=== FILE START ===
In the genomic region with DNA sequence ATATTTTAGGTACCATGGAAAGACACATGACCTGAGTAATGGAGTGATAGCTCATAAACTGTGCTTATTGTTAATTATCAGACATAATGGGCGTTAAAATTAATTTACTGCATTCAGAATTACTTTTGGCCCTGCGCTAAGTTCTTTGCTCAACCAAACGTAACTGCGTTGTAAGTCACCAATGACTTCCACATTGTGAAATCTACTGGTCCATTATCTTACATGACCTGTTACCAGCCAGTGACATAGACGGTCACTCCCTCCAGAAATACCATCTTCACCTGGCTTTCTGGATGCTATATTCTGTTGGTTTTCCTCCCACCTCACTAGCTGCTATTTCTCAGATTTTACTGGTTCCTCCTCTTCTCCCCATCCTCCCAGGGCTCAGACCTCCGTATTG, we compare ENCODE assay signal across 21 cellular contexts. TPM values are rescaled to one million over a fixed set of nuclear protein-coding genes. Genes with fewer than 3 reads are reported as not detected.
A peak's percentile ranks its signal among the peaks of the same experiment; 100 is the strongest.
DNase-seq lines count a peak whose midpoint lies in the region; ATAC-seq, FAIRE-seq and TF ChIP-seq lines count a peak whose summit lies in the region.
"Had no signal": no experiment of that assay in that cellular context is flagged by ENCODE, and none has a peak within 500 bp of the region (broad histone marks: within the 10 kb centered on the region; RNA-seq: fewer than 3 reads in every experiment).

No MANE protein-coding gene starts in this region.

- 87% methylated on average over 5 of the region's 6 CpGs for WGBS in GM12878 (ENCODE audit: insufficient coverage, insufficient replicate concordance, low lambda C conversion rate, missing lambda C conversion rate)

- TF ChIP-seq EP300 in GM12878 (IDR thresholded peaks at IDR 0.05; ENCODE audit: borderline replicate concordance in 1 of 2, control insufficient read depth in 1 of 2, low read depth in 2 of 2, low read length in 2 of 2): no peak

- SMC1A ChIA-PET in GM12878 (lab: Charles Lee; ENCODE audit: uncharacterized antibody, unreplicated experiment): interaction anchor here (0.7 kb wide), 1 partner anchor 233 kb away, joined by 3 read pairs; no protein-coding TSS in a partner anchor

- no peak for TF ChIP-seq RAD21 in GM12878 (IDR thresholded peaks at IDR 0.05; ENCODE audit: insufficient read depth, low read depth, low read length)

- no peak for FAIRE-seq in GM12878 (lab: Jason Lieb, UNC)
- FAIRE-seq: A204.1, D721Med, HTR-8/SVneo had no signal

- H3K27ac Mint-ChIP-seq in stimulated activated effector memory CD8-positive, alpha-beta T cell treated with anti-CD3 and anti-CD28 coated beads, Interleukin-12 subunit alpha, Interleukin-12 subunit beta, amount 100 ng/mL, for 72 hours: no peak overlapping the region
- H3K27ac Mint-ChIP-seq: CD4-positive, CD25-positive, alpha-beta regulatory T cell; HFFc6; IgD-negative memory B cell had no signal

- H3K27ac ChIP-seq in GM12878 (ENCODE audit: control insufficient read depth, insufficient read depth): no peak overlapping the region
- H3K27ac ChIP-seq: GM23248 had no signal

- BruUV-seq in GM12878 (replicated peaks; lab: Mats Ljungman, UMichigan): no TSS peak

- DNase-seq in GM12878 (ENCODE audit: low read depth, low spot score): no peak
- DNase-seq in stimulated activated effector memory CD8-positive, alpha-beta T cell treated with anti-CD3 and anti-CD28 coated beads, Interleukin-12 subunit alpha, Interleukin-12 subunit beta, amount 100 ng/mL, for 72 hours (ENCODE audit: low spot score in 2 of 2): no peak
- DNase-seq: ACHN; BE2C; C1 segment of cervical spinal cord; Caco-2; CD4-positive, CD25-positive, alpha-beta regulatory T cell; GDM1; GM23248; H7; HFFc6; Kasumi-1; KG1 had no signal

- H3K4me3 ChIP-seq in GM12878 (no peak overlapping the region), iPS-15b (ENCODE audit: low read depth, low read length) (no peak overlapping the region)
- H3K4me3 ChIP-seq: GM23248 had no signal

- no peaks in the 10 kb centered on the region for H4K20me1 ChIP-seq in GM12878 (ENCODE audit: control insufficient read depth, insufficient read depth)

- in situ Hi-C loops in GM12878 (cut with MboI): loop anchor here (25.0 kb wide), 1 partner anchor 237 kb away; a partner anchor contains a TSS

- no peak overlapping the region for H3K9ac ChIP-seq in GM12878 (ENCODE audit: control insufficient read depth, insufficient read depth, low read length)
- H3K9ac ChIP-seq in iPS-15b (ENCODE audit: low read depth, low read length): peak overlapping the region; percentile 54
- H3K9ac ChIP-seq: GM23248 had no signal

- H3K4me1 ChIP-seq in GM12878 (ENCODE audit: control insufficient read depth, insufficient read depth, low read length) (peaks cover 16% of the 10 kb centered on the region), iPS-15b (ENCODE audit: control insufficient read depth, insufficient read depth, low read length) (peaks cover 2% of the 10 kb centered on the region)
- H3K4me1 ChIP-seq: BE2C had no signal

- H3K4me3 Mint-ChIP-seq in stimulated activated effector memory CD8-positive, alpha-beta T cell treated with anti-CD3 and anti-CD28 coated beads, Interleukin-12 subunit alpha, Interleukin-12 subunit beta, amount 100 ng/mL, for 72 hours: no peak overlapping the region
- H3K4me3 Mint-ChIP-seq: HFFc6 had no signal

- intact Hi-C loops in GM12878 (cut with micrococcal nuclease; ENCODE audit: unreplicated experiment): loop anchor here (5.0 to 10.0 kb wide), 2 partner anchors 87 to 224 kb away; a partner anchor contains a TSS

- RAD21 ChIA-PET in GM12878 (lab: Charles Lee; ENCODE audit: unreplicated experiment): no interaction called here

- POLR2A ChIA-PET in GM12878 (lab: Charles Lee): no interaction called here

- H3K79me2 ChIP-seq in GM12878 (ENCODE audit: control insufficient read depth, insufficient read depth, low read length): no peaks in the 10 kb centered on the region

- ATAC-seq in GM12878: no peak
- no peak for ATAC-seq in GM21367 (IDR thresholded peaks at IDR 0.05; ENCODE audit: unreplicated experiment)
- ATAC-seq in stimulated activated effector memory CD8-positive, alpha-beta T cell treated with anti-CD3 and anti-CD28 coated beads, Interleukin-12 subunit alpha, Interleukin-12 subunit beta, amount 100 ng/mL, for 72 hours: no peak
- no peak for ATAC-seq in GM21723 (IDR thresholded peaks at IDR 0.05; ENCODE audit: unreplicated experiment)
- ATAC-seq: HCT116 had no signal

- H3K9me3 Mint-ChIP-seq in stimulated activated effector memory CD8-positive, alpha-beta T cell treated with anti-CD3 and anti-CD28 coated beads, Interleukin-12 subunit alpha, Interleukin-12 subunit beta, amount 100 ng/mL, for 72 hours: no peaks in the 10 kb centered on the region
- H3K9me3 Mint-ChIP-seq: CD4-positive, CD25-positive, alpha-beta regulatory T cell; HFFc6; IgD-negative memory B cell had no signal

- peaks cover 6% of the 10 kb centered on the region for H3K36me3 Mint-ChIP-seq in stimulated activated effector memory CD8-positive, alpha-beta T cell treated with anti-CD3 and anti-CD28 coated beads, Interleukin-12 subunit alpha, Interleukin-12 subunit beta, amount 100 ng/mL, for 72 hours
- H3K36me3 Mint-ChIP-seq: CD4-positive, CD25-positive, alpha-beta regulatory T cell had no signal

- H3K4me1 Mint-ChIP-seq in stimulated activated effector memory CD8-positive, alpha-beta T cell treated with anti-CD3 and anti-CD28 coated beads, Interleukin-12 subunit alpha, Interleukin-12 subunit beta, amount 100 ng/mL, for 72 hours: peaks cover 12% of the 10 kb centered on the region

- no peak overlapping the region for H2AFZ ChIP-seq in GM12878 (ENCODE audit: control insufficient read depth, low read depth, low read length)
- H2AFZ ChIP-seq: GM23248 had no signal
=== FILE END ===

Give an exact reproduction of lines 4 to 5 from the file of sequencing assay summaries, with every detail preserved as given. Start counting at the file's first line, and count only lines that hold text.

"Had no signal": no experiment of that assay in that cellular context is flagged by ENCODE, and none has a peak within 500 bp of the region (broad histone marks: within the 10 kb centered on the region; RNA-seq: fewer than 3 reads in every experiment).

No MANE protein-coding gene starts in this region.